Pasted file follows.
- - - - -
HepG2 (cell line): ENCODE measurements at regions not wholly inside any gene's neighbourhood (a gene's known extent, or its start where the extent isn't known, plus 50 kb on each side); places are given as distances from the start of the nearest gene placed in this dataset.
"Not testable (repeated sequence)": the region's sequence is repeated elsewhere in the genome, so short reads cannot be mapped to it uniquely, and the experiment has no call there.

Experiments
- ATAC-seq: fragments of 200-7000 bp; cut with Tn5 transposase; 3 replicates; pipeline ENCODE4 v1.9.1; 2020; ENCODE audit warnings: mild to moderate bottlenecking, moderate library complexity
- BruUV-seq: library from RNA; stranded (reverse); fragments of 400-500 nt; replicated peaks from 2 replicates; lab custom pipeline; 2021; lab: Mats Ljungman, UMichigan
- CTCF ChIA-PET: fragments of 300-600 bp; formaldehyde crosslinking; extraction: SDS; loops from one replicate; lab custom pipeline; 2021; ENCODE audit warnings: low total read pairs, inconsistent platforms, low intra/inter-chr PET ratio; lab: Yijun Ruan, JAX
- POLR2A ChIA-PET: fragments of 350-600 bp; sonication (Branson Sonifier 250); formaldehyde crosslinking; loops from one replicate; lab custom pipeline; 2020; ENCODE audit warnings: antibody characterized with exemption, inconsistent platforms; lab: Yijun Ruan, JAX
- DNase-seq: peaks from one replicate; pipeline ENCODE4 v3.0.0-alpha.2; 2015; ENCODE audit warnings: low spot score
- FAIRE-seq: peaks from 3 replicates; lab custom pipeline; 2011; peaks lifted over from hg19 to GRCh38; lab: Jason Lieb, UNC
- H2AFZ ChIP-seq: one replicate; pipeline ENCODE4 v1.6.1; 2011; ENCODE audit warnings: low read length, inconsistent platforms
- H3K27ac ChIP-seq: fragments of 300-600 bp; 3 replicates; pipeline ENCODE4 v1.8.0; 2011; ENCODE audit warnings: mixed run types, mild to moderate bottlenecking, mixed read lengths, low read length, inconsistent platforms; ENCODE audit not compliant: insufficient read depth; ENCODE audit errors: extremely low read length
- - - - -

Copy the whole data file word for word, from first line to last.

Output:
HepG2 (cell line): ENCODE measurements at regions not wholly inside any gene's neighbourhood (a gene's known extent, or its start where the extent isn't known, plus 50 kb on each side); places are given as distances from the start of the nearest gene placed in this dataset.
"Not testable (repeated sequence)": the region's sequence is repeated elsewhere in the genome, so short reads cannot be mapped to it uniquely, and the experiment has no call there.

Experiments
- ATAC-seq: fragments of 200-7000 bp; cut with Tn5 transposase; 3 replicates; pipeline ENCODE4 v1.9.1; 2020; ENCODE audit warnings: mild to moderate bottlenecking, moderate library complexity
- BruUV-seq: library from RNA; stranded (reverse); fragments of 400-500 nt; replicated peaks from 2 replicates; lab custom pipeline; 2021; lab: Mats Ljungman, UMichigan
- CTCF ChIA-PET: fragments of 300-600 bp; formaldehyde crosslinking; extraction: SDS; loops from one replicate; lab custom pipeline; 2021; ENCODE audit warnings: low total read pairs, inconsistent platforms, low intra/inter-chr PET ratio; lab: Yijun Ruan, JAX
- POLR2A ChIA-PET: fragments of 350-600 bp; sonication (Branson Sonifier 250); formaldehyde crosslinking; loops from one replicate; lab custom pipeline; 2020; ENCODE audit warnings: antibody characterized with exemption, inconsistent platforms; lab: Yijun Ruan, JAX
- DNase-seq: peaks from one replicate; pipeline ENCODE4 v3.0.0-alpha.2; 2015; ENCODE audit warnings: low spot score
- FAIRE-seq: peaks from 3 replicates; lab custom pipeline; 2011; peaks lifted over from hg19 to GRCh38; lab: Jason Lieb, UNC
- H2AFZ ChIP-seq: one replicate; pipeline ENCODE4 v1.6.1; 2011; ENCODE audit warnings: low read length, inconsistent platforms
- H3K27ac ChIP-seq: fragments of 300-600 bp; 3 replicates; pipeline ENCODE4 v1.8.0; 2011; ENCODE audit warnings: mixed run types, mild to moderate bottlenecking, mixed read lengths, low read length, inconsistent platforms; ENCODE audit not compliant: insufficient read depth; ENCODE audit errors: extremely low read length